NUTTY NEWS: Long-time cane farmer Darryl Doyle uses land that didn't adapt to his cane to plant 5000 macadamia trees.
NUTTY NEWS: Long-time cane farmer Darryl Doyle uses land that didn't adapt to his cane to plant 5000 macadamia trees. Boni Holmes

Tree change for a diverse future in Fraser Coast

BY DIVERSIFYING his crop, third-generation cane farmer Darryl Doyle is also investing in seasonal workers.

Two years ago the cane farmer, who has land in both Nikenbah and Walkers Point, planted macadamia trees.

It was an investment in the future as the tree crops take about five years to mature.

"I employ about 14 (workers) for the cane season and hopefully when we are harvesting the macadamias we can keep some on year- round," Mr Doyle said.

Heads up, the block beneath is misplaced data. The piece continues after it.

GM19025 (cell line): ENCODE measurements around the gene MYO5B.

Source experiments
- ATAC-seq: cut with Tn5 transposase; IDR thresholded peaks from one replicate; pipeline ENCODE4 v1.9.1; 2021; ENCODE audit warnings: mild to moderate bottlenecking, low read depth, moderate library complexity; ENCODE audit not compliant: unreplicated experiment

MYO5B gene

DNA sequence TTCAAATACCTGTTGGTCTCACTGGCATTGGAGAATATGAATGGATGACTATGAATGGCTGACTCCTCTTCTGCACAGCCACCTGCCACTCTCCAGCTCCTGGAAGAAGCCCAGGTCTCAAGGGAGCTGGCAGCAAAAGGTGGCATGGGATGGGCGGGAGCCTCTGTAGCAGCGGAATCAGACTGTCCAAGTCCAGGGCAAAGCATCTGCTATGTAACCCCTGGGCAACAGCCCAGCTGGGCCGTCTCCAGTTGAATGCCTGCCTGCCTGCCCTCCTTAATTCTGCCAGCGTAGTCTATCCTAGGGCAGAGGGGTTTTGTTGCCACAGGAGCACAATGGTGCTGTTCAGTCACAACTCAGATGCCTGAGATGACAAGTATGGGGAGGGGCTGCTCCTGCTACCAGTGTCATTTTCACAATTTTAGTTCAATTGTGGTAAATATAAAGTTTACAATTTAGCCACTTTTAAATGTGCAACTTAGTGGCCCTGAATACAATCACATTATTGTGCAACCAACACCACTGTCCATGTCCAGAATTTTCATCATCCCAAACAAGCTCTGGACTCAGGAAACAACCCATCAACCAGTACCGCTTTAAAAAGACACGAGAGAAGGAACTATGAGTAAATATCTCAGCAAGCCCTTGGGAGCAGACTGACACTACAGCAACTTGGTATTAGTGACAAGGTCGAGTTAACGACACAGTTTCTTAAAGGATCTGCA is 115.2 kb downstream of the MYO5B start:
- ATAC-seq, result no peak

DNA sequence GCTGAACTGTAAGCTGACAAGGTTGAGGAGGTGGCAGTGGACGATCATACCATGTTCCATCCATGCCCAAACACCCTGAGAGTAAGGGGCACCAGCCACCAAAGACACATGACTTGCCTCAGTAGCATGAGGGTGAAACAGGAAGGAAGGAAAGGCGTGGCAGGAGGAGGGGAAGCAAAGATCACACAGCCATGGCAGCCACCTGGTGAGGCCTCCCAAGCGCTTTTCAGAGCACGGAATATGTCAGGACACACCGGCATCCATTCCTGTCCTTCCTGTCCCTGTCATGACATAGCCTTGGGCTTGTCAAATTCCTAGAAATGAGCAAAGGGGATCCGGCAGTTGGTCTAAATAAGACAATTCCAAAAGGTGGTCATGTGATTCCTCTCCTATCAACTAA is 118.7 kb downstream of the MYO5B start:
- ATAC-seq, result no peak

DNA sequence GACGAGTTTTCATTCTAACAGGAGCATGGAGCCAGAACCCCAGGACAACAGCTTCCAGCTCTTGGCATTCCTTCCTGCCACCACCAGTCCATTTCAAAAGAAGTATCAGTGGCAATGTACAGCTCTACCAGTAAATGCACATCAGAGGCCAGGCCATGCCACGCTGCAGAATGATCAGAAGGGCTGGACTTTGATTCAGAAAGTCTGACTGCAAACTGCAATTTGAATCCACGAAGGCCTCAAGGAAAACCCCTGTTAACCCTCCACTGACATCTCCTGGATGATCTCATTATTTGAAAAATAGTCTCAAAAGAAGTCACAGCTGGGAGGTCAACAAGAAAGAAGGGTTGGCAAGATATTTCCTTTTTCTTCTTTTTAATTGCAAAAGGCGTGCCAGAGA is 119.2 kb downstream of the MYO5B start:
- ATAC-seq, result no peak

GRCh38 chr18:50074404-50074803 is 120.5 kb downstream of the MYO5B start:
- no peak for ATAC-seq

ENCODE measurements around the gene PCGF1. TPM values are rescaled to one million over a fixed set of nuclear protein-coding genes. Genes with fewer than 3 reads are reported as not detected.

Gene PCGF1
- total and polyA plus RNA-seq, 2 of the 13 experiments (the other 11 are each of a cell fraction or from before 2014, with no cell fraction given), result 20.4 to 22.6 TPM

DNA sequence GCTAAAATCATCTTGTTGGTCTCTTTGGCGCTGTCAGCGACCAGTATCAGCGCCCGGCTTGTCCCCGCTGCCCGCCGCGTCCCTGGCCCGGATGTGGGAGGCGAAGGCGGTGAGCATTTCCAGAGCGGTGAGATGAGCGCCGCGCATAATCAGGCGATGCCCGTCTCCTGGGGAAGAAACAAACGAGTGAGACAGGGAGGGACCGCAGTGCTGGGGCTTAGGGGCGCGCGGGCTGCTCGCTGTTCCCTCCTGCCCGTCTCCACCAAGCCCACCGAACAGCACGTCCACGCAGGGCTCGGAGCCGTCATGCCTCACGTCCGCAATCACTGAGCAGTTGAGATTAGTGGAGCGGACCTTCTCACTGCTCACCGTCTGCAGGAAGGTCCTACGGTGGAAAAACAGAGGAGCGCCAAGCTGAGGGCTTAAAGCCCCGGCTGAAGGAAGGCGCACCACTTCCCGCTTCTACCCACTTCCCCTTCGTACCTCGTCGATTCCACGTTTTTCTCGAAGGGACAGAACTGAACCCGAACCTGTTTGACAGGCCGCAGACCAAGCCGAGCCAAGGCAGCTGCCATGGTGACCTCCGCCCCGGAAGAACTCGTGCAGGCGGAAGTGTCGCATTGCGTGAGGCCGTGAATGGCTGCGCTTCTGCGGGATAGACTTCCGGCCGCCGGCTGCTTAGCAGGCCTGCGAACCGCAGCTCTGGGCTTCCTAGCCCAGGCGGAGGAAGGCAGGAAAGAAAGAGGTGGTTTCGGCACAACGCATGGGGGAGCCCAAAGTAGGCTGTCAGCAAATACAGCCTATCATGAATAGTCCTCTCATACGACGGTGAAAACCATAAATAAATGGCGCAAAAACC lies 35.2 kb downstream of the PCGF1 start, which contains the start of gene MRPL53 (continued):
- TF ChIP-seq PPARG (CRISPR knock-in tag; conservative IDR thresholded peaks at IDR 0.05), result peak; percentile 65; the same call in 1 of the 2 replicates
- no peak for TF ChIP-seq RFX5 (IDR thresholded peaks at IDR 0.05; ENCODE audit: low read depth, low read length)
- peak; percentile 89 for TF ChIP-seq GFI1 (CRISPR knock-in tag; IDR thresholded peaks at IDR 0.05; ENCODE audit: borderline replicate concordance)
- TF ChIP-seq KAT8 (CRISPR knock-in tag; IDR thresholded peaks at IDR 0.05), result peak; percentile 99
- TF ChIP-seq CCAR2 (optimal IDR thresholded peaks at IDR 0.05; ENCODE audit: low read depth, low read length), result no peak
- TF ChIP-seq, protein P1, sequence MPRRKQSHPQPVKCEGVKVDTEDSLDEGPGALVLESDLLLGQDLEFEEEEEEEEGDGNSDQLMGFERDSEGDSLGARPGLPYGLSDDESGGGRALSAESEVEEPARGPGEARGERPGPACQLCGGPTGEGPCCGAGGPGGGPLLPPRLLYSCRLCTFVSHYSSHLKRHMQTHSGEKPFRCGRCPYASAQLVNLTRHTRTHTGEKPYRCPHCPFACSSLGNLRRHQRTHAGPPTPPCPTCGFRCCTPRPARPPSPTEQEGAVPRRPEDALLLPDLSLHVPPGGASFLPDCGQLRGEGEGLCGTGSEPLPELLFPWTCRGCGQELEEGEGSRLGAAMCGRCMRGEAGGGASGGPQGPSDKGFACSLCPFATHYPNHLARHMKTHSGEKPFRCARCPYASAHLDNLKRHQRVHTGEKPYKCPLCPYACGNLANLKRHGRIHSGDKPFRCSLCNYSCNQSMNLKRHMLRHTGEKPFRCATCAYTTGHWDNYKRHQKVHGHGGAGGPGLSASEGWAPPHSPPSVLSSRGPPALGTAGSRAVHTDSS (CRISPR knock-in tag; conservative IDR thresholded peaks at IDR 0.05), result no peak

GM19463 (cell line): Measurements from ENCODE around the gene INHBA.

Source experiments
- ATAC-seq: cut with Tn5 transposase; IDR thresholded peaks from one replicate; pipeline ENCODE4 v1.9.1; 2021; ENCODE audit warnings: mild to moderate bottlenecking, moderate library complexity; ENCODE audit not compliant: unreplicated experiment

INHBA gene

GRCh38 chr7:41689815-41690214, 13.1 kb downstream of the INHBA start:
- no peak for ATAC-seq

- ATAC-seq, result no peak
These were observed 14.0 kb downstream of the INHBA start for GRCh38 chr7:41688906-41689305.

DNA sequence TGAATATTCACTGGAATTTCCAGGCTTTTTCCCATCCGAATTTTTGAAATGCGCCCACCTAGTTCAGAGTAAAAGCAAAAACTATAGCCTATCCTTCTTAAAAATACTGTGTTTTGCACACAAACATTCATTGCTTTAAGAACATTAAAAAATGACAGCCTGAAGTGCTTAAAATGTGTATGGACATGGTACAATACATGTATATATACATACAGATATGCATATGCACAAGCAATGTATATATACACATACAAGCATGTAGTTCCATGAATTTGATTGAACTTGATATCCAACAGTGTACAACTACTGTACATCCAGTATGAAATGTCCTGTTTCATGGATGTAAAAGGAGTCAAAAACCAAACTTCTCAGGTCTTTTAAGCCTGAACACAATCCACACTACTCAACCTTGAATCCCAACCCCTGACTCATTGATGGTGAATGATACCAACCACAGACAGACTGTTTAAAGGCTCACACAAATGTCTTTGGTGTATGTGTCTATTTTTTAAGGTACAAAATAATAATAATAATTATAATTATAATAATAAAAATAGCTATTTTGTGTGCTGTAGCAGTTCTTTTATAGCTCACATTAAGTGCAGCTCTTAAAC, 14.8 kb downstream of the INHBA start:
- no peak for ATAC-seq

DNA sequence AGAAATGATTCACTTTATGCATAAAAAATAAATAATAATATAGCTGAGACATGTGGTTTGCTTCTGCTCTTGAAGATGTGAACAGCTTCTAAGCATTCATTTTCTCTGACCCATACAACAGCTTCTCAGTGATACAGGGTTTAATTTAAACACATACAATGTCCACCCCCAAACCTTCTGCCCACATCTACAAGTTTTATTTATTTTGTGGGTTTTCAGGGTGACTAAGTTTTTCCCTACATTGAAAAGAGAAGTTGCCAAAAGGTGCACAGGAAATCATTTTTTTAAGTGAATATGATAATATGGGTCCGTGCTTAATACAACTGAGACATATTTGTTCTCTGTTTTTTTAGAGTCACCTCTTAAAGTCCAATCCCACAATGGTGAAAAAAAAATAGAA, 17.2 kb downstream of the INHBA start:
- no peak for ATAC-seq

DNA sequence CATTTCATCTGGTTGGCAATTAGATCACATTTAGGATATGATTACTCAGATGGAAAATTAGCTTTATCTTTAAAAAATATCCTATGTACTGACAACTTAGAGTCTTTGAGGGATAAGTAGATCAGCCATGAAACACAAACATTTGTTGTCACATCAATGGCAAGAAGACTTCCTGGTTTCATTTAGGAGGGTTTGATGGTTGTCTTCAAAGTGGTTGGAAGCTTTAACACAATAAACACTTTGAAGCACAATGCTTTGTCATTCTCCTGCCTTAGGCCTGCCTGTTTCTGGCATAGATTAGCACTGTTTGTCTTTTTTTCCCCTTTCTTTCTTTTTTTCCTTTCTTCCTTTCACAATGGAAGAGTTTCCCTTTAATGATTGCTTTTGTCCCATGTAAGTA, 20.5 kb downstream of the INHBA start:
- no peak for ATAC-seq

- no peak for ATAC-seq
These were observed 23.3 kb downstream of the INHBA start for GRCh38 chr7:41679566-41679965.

"It's definitely a long term investment."

Mr Doyle is one of the Maryborough district growers who has begun planting the colloquially-known 'Bauple nuts' as investors show interest in the region's farmland.

PRDnationwide Maryborough's Tony Nioa said business interest wasn't just limited to Maryborough.

"Fraser Coast Free Range Eggs in Hervey Bay sold recently for tree crop which includes macadamias," he said.

"We are talking about multiple investors looking at tree crop opportunities and they range from $2 million to in excess of $10 million."

Mr Nioa added he would like to see tree plantations gain momentum to entice backpackers to perform regional seasonal work in Maryborough as macadamia pickers.

Maryborough and District Canegrowers chair Jeff Atkinson said he knew of two Bidwell farms who had sold up to make way for macadamia trees.

"I know about four guys in the district who are planting them themselves," he said.

"It's good to diversify but we need to retain enough cane growers to keep the mill viable."